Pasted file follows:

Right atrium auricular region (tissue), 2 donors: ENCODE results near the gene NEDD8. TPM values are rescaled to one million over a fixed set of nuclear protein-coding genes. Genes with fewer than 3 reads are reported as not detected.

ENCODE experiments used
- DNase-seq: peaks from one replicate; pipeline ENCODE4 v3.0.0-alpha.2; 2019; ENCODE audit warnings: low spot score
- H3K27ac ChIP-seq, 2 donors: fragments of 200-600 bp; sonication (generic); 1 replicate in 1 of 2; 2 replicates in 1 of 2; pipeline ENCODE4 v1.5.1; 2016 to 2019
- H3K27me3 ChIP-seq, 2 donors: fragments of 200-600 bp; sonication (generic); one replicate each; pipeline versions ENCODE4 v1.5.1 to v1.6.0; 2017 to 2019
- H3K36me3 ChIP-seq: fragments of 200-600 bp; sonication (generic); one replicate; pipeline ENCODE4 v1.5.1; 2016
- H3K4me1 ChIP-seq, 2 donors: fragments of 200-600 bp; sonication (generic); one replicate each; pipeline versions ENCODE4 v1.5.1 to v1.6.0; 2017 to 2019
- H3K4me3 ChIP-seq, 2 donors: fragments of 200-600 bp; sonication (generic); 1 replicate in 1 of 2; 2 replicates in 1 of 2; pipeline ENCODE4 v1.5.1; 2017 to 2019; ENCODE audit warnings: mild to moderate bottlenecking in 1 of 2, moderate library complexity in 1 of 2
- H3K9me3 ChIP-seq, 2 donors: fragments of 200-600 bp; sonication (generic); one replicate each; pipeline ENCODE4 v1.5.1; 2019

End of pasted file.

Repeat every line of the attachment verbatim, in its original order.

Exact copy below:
Right atrium auricular region (tissue), 2 donors: ENCODE results near the gene NEDD8. TPM values are rescaled to one million over a fixed set of nuclear protein-coding genes. Genes with fewer than 3 reads are reported as not detected.

ENCODE experiments used
- DNase-seq: peaks from one replicate; pipeline ENCODE4 v3.0.0-alpha.2; 2019; ENCODE audit warnings: low spot score
- H3K27ac ChIP-seq, 2 donors: fragments of 200-600 bp; sonication (generic); 1 replicate in 1 of 2; 2 replicates in 1 of 2; pipeline ENCODE4 v1.5.1; 2016 to 2019
- H3K27me3 ChIP-seq, 2 donors: fragments of 200-600 bp; sonication (generic); one replicate each; pipeline versions ENCODE4 v1.5.1 to v1.6.0; 2017 to 2019
- H3K36me3 ChIP-seq: fragments of 200-600 bp; sonication (generic); one replicate; pipeline ENCODE4 v1.5.1; 2016
- H3K4me1 ChIP-seq, 2 donors: fragments of 200-600 bp; sonication (generic); one replicate each; pipeline versions ENCODE4 v1.5.1 to v1.6.0; 2017 to 2019
- H3K4me3 ChIP-seq, 2 donors: fragments of 200-600 bp; sonication (generic); 1 replicate in 1 of 2; 2 replicates in 1 of 2; pipeline ENCODE4 v1.5.1; 2017 to 2019; ENCODE audit warnings: mild to moderate bottlenecking in 1 of 2, moderate library complexity in 1 of 2
- H3K9me3 ChIP-seq, 2 donors: fragments of 200-600 bp; sonication (generic); one replicate each; pipeline ENCODE4 v1.5.1; 2019